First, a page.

Snowflake security best practices recommend using federated single sign-on (SSO) for most users. Enable multi-factor authentication (MFA) using your current corporate MFA or Snowflake’s built-in Duo solution for additional security. Service accounts and users with the ACCOUNTADMIN system role may use passwords. With passwords, use a secrets management or privileged access management solution. For example, the HashiCorp Vault Database Secrets Engine automates the creation of unique, ephemeral Snowflake Database User credentials using the Snowflake account’s database engine. OAuth is the preferred method for connecting external applications to Snowflake. Okta, external browser authentication, key pair authentication and passwords (as a last resort) are also supported.

Access controls

Consider Snowflake security and business practices when developing your object access model. Create a group of access roles with different permissions on objects, and assigning them to functional roles as necessary. There is no technical difference between an object access role and a functional role. The distinction is in how they are logically used to combine sets of permissions and assign them to groups of users. Grant permissions on database objects or account objects to access roles. Grant access roles to functional roles to create a role hierarchy.

Consider implementing column-level access controls to restrict access to sensitive information present in certain columns such as PII, PHI, or financial data. Dynamic Data Masking is a built-in function that dynamically encrypts column data depending on who’s requesting it. External Tokenization can detokenize data at query time for authorized users by utilizing partner technologies. Restrict access to certain rows in a table to only certain users using row-level policies.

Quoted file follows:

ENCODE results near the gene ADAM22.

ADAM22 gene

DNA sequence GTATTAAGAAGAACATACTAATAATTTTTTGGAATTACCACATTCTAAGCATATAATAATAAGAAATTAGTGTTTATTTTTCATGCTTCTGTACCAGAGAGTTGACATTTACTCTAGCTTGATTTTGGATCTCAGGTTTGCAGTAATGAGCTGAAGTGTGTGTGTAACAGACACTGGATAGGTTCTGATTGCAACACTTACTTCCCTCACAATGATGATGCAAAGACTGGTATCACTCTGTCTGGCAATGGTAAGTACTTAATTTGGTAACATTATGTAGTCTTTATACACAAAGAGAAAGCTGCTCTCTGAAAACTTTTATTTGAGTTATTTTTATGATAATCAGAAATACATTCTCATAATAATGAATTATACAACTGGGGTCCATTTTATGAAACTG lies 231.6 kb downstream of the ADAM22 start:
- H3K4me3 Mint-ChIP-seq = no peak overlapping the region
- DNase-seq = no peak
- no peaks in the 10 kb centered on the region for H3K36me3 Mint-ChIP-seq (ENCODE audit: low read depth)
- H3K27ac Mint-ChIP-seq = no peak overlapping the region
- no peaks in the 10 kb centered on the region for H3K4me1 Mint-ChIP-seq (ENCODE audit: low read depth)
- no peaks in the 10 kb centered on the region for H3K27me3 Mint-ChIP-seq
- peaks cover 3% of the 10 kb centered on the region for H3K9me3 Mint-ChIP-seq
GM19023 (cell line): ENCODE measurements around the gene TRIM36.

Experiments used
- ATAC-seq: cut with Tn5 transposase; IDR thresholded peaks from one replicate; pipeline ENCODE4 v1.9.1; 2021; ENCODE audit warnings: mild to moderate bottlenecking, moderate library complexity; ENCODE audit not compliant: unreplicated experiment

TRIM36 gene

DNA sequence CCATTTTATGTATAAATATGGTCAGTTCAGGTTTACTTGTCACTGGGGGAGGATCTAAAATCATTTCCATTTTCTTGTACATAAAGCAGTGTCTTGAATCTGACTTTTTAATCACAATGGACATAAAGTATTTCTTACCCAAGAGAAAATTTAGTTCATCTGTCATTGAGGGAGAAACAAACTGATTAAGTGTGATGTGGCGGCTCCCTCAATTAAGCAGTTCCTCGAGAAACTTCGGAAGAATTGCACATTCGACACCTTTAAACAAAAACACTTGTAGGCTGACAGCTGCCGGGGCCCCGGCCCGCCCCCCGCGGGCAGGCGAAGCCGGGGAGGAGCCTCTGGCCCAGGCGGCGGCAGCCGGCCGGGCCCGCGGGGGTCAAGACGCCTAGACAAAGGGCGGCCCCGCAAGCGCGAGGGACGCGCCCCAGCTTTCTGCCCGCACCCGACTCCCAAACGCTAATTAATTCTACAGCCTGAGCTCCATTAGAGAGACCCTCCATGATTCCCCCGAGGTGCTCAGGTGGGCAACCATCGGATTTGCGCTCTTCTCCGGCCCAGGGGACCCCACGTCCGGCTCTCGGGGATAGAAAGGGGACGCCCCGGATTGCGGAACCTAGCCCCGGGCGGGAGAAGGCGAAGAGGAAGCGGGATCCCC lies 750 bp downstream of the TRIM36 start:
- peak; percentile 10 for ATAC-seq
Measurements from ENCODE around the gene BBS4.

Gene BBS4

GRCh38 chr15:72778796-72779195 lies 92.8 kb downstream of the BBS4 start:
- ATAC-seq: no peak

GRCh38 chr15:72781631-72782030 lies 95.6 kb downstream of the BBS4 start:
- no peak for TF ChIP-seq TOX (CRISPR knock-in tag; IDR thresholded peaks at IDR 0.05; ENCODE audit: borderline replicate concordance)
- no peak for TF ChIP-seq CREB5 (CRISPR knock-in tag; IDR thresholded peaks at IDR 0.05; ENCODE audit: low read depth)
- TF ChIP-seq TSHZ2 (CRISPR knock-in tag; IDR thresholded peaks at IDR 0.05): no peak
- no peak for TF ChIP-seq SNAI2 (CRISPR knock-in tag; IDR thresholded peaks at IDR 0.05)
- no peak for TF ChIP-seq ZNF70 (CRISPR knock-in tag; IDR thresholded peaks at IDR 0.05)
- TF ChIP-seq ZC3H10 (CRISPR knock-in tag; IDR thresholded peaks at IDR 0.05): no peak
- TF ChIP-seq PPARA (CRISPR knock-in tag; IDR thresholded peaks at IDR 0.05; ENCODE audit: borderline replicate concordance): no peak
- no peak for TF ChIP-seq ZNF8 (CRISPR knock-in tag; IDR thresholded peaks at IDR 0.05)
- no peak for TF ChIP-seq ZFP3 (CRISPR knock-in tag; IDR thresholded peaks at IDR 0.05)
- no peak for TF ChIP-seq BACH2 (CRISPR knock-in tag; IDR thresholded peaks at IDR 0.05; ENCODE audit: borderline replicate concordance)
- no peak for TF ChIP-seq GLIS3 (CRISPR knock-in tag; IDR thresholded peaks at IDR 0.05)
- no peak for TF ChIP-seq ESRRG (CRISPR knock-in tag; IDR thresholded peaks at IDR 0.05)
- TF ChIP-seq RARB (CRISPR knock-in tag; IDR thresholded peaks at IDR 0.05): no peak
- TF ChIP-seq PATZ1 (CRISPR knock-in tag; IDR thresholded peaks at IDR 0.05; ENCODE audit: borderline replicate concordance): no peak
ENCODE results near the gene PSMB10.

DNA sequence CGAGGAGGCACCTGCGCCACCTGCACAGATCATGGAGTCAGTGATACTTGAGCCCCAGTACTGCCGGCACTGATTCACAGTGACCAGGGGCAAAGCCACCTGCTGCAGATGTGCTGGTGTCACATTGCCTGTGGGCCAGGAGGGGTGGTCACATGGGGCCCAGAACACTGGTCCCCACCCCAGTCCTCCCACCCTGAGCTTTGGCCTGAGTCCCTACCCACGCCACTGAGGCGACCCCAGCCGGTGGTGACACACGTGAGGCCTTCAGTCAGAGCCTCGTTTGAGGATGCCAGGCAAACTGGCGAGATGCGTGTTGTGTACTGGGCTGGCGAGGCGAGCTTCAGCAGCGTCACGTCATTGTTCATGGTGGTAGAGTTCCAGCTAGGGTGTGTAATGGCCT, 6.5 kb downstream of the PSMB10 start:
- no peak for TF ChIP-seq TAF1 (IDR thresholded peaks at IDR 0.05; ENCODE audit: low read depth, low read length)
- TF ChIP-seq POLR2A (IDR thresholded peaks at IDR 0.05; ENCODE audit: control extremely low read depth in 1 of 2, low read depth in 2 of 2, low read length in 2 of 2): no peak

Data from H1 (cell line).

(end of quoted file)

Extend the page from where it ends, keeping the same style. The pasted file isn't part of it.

Data Encryption

Snowflake is designed to minimize risk by encrypting data at rest and in motion. End-to-end encryption (E2EE) is a form of communication in which no one but end users can read the data. All data files are encrypted throughout each stage of a data movement pipeline.

Snowflake encrypts all data using a key hierarchy (with cloud HSM-backed root of trust), which provides enhanced security by encrypting individual pieces of information with a distinct key. Snowflake also allows customers to use a customer-managed key (CMK) in the encryption process, via a feature called Tri-Secret Secure.


Snowflake security invoves a deep understanding of the three security layers: network security, IAM and data encryption. By following best practices for securing Snowflake, you can help protect your data from unauthorized access and theft.

If you’re ready to move to the next level of your data-driven enterprise journey, contact with Data Solutions.

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David Callaghan, Solutions Architect

As a solutions architect with Perficient, I bring twenty years of development experience and I'm currently hands-on with Hadoop/Spark, blockchain and cloud, coding in Java, Scala and Go. I'm certified in and work extensively with Hadoop, Cassandra, Spark, AWS, MongoDB and Pentaho. Most recently, I've been bringing integrated blockchain (particularly Hyperledger and Ethereum) and big data solutions to the cloud with an emphasis on integrating Modern Data produces such as HBase, Cassandra and Neo4J as the off-blockchain repository.